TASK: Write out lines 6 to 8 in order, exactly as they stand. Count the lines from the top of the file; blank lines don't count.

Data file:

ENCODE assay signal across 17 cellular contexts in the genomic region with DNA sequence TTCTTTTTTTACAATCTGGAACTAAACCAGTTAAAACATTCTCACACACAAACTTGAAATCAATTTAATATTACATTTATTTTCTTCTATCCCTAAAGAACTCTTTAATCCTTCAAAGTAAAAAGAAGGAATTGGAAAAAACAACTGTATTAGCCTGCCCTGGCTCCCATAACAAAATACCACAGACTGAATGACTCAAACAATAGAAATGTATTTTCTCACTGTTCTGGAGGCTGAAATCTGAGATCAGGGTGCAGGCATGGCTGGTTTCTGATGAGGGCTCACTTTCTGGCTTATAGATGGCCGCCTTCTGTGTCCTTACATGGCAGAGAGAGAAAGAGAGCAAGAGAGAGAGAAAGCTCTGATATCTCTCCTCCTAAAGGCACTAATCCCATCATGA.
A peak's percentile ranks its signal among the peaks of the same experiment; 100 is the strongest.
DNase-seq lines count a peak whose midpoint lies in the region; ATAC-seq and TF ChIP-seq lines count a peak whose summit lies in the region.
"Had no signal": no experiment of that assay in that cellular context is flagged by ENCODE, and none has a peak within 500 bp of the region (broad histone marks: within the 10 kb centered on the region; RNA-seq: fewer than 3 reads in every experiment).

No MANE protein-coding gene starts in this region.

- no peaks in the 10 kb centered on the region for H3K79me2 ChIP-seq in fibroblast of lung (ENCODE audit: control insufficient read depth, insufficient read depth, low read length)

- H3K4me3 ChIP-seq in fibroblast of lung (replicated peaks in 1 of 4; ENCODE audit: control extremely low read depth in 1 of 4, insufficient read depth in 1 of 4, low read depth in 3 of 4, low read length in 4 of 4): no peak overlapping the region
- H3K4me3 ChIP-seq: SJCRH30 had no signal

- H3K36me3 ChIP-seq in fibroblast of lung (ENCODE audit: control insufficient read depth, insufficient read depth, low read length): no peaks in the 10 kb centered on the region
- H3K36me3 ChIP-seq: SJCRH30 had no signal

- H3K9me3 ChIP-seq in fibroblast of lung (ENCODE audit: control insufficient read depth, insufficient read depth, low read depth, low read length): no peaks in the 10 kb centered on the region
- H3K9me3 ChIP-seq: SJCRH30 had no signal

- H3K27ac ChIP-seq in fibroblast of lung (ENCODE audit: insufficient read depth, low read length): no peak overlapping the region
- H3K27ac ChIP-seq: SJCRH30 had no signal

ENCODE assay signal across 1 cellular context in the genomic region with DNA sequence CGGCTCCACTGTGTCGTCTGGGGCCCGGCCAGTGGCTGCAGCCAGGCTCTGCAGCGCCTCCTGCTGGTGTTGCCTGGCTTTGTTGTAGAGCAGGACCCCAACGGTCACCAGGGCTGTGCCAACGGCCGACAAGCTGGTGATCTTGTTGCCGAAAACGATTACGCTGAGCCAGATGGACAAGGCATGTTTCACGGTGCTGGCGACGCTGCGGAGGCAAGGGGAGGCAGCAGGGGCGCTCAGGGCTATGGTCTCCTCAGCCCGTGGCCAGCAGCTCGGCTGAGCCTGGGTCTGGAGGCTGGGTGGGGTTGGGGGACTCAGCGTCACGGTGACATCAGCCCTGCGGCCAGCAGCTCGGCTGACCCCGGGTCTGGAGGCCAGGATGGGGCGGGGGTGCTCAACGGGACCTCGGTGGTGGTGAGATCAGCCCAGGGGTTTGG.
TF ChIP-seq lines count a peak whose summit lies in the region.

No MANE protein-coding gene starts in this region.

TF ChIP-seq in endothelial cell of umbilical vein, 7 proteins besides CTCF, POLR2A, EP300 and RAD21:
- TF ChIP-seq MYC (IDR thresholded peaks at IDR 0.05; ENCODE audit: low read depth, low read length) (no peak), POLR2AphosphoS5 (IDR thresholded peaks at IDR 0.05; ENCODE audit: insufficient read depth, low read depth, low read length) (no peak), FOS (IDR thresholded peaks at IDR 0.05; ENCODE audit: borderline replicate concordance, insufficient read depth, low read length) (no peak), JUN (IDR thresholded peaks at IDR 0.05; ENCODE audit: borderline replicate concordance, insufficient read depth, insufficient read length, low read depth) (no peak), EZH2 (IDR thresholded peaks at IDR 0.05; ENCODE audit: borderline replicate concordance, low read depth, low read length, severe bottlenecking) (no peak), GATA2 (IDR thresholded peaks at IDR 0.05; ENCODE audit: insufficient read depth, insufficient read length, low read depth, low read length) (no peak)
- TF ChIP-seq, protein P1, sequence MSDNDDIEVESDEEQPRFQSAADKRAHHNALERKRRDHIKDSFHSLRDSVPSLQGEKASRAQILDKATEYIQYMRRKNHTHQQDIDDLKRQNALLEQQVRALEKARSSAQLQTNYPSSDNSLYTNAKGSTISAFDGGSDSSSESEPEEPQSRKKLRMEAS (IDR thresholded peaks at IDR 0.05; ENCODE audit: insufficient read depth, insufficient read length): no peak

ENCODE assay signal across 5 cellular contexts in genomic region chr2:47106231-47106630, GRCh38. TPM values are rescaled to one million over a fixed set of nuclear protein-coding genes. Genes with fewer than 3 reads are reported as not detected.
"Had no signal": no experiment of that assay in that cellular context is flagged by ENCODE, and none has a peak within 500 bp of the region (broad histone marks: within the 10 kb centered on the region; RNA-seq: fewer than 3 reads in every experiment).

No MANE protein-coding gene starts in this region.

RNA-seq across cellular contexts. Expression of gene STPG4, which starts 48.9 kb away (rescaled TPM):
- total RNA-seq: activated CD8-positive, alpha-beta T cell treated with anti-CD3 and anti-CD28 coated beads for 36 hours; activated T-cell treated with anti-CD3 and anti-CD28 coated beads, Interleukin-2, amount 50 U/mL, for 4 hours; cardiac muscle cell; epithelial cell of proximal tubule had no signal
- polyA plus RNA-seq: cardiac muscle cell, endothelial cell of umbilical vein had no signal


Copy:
- no peaks in the 10 kb centered on the region for H3K79me2 ChIP-seq in fibroblast of lung (ENCODE audit: control insufficient read depth, insufficient read depth, low read length)

- H3K4me3 ChIP-seq in fibroblast of lung (replicated peaks in 1 of 4; ENCODE audit: control extremely low read depth in 1 of 4, insufficient read depth in 1 of 4, low read depth in 3 of 4, low read length in 4 of 4): no peak overlapping the region
- H3K4me3 ChIP-seq: SJCRH30 had no signal